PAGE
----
This phrase is a daily reminder to turn myself toward embracing the wholesome qualities within me, such as generosity, lovingkindness, and interbeing. I am reminded that unwholesome seeds, such as far, craving, greed, isolation, self-pity, and materialism lie deep in my consciousness, and I can take efforts to transform them into more beautiful qualities.

The phrase says actions, but I don’t consider “actions” to be limited to physical behaviour, but encompasses thoughts, speech, and actions. This phrase is empowering because it allows me to see that every single moment is an opportunity to practice the path and nurture positive qualities.

The Five Remembrances have been a very powerful practice for me, and I’ll continue to use them probably for some time as long as I find them effective. I would highly recommend them to anyone who wants to work with fear, help to let go of attachments, and to be grateful for the good conditions you enjoy.

Staying True to My Inner Purpose November 30, 2012

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Recently I had to make a difficult decision, and I was incredibly grateful for my sense of my own inner direction that has been cultivated through my mindfulness practice. At the same time, I am finding it challenging to stay the course of the values and priorities that are important for myself, when it seems I am contradicting what is expected of me.

It happened last week when I had a meeting with a researcher with whom I had previously made arrangements to do some part time work. The hours I was anticipating I would work for her would be an addition to my current part time job. Nevertheless, when I showed up for the meeting, she told me that she didn’t have any extra hours for me to work, but instead she wanted to offer me a job. She explained that one of her staff members had just quit, and she wanted to give me the chance to consider and accept it.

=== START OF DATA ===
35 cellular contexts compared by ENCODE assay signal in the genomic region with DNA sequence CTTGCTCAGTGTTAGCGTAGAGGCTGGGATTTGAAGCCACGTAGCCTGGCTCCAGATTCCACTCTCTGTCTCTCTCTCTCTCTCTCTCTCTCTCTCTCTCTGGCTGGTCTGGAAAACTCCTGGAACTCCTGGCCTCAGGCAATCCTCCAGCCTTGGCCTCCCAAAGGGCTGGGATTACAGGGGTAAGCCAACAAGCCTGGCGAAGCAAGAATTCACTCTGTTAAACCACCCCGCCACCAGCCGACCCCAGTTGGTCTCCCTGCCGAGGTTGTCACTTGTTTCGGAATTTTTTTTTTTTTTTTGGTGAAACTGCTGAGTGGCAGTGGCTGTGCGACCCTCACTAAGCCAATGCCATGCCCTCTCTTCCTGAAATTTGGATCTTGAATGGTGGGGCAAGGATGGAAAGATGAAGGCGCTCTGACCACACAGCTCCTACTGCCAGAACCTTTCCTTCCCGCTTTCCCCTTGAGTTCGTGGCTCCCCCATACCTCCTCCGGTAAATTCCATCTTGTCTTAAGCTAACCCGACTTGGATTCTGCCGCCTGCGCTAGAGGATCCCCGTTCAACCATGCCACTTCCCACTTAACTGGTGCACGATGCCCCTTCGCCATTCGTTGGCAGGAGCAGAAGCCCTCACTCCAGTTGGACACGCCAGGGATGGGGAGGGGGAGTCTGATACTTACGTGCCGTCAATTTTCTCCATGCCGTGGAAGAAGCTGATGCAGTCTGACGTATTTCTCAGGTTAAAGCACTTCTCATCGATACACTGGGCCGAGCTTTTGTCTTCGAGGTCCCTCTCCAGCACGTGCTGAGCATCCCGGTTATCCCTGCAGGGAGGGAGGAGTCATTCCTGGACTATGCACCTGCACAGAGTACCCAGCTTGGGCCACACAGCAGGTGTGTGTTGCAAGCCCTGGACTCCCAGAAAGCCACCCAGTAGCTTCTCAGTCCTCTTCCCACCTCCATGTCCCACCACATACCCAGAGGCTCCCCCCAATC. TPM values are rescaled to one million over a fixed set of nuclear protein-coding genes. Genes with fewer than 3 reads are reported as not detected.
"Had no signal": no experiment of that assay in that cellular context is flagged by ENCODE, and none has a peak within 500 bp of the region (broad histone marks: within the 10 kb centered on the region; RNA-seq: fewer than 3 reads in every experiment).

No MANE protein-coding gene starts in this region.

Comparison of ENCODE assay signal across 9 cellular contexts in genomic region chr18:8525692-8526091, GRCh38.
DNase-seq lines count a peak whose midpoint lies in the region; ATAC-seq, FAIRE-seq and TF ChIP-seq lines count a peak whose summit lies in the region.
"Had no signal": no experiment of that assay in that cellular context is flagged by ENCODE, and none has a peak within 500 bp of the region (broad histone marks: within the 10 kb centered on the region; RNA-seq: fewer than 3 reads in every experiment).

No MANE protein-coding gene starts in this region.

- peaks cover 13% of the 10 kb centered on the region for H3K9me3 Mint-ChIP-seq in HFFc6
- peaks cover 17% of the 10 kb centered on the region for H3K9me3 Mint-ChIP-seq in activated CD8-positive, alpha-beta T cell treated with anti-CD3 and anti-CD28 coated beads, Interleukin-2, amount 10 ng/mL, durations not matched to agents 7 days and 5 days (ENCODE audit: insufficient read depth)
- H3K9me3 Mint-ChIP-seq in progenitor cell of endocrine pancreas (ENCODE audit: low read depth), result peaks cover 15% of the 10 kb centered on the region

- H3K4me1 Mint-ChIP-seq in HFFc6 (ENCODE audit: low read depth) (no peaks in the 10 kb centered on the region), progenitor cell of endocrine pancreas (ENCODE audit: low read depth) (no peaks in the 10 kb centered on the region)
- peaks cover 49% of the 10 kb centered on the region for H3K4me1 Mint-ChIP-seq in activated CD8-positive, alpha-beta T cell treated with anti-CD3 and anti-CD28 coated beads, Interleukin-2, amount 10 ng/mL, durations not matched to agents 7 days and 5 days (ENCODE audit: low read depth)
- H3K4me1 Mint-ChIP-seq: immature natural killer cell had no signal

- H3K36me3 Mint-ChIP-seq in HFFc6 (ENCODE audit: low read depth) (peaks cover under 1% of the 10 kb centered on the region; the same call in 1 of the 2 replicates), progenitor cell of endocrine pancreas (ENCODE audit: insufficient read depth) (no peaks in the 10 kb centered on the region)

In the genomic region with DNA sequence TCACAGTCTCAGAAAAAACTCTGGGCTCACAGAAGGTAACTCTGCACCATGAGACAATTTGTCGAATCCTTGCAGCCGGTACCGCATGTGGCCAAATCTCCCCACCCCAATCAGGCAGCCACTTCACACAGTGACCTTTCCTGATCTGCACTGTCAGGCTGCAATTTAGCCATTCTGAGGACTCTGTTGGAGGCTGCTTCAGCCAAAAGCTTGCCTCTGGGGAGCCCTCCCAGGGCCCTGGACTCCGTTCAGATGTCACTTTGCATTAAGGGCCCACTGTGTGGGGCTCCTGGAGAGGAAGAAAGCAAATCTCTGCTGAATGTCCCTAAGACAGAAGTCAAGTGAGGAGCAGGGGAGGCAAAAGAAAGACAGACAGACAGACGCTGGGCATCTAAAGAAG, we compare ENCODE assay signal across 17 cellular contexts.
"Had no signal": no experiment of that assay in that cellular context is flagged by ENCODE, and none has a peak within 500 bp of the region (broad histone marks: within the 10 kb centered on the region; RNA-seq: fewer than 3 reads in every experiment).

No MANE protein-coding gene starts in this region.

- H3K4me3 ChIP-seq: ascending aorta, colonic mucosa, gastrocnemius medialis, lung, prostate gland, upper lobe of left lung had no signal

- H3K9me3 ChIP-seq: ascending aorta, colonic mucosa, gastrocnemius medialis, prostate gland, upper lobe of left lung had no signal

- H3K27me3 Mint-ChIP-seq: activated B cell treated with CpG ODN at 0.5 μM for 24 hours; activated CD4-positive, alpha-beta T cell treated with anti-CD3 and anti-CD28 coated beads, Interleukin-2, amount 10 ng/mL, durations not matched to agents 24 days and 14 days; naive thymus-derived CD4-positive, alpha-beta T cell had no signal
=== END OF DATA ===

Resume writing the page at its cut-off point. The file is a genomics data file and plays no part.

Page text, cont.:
The whole situation was a complete surprise, and I knew I wouldn’t be able to tell her yes or no on the spot. Any difficult decisions I have made lately have always been slow and deliberate. I knew I would need to take the time to think it over and decide what I really wanted to do. I was incredibly grateful that I could rely on my practice to be able to clarify what exactly my inner purpose is and how to make the right decision.

I knew that I needed to go home, away from work and the office, and spend some time letting it all sink in without trying to think about it too hard (I was going to do be doing that anyway without trying). I needed to see the situation for my whole self, not just my professional or work self. I needed to clarify just how exactly this decision would fit in with the rest of my life situation and the commitments in which I am involved.

I was quite torn when trying to make a decision, because there were great reasons to accept the offer, but also some important reasons to decline. I wanted to accept the offer to get more hours and more money, and also because I could see it leading to a career path I wanted to go down. At the same time, accepting the offer would mean there would be other things that I would have to give up in order to work the job.